7. Long term effect of applied compost and bio-agents as integrated treatment for controlling bean root rot disease in solarized soil under field conditions

Authors: El-Mougy NS, Abdel-Kareem F, Abdel-Kader MM, Fatouh YO

Recieved: 11 May 2013, Accepted: 03 June 2013, Published: 25 June 2013

Management of Bean (Phaseolus vulgarus L.) root rot disease caused by Fusarium solani and Rhizoctonia solani was investigated. Efficacy of T. harzianum and P. fluorescens alone or in combination with compost for controlling bean root rot disease in solarized or un-solarized soil under field conditions were studied. In vitro the highest reduction was obtained with P. fluorescens and T. harzianum which reduced the growth area more than 90.6 and 87.4 % for F. solani and R. solani respectively. Under field conditions, the average maximum of soil temperatures in solarized soil was increased by 15.0, 14.3 and 13.1oC at depths of 10, 20 and 30cm of soil surface as compared with un-solarized soil. The pronounced applied treatments throughout two successive growing seasons were compost A (animal waste)combined with T. harzianum or P. fluorescens, followed by compost P (agriculture waste) combined with the same bioagents in solarized soil which they reduced the root rot disease at pre-, and post-emergence growth stages, respectively. As for bean yield the highest increase was obtained at combined treatments of compost A and T. harzianum or P. fluorescens, followed by combined treatments between compost P and T. harzianum or P. fluorescens in solarized soil. Referring to the obtained results in the present study, it could be suggested that combined treatment between compost and bioagents as safety method might be used commercially for controlling bean root rot disease under field conditions.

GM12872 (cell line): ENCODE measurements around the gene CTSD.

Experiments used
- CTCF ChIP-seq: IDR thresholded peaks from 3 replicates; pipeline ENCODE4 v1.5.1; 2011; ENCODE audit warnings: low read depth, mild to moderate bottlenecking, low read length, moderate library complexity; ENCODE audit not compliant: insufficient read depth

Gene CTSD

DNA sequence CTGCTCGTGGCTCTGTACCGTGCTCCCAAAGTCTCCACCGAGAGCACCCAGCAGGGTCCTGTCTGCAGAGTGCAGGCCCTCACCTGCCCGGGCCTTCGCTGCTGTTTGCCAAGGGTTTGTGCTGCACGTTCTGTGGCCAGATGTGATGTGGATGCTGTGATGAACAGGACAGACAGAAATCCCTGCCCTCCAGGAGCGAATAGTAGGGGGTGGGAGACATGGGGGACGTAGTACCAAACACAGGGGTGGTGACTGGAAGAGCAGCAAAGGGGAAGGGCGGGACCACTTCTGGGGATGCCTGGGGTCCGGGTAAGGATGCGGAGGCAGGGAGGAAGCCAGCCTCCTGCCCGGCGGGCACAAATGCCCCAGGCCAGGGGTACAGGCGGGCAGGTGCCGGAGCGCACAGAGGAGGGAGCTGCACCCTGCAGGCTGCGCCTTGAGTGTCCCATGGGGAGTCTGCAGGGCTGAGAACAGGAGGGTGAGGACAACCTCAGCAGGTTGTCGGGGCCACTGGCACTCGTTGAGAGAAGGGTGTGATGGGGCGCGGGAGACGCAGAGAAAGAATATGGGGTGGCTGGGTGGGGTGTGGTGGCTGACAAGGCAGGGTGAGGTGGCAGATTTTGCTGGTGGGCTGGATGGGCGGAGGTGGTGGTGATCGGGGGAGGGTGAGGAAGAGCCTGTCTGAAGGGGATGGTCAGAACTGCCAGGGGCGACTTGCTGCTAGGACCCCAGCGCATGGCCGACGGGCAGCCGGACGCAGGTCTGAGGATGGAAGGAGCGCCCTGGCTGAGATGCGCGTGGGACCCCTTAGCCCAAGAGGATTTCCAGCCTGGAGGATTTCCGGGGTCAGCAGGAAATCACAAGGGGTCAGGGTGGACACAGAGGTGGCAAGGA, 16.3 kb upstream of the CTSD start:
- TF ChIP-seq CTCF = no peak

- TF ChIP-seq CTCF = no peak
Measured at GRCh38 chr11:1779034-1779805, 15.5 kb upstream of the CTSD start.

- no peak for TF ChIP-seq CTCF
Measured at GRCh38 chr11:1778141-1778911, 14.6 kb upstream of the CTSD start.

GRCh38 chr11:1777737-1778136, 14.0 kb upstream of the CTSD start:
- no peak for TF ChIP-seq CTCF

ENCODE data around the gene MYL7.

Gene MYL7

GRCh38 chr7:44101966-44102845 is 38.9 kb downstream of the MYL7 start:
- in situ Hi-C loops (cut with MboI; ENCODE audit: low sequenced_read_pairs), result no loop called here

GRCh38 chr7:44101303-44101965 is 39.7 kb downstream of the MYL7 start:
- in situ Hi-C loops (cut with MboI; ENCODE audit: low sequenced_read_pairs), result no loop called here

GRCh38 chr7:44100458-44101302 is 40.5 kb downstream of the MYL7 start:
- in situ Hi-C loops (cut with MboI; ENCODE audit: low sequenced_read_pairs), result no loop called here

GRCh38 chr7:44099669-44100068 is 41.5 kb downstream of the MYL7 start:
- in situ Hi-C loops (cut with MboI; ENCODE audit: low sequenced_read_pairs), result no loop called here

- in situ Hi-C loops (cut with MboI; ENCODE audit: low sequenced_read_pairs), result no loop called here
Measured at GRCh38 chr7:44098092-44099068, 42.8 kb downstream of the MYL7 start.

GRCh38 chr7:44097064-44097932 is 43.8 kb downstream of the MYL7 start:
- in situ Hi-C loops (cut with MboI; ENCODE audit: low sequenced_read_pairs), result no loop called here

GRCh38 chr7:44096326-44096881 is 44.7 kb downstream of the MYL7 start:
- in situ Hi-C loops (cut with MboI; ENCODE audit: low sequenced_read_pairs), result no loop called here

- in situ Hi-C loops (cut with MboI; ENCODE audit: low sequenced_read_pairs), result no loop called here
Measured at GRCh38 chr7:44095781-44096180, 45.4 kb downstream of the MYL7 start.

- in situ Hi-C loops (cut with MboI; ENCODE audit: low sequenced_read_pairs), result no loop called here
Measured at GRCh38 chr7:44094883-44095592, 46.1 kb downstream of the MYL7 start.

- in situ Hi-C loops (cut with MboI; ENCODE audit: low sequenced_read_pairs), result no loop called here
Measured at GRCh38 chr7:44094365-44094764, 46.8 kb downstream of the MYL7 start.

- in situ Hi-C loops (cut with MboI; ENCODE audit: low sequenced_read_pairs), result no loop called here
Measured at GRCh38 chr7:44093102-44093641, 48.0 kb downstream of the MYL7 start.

Keywords: Bean – Bio-agents – Compost – Disease control – Root rot

 

8. Response of Arbuscular Mycorrhizal Fungi on Growth and Chlorophyll Content of Three Varieties of Gossypium herbaceum L

Authors: Kirschner R

Recieved: 28 April 2013, Accepted: 24 May 2013, Published: 25 June 2013

Cotton (Gossypium herbaceum L.) is an important cash crop of Gujarat and Maharashtra in India. Soil microflora play a significant role in plant growth. A large number of hybrid and Bt cotto varieties are introduced in the field. Considering the fact that not much data is available on effect of AM fungi on growth performance of cotton varieties, the present study was planned to investigate the effect of arbuscular mycorrhizal fungi on growth and chlorophyll content three different varieties of cotton. A significant increase in all the varieties (Non Bt, Ajeet-11 and Vikram-5) over control in root and shoot length and their dry weight, was recorded. Changes in chlorophyll contents of a, b and total chlorophyll were also observed. It is clear from the observation that the inoculation of cotton plants with AM fungi was helpful in enhancing the plant growth.

Keywords: AM Fungi – chlorophyll – Gossypium herbaceum L.

 

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Plant Pathology & Quarantine Online publishes reviews, research articles, methodology papers, and taxonomic works in the field of plant pathology. The official journal language is English.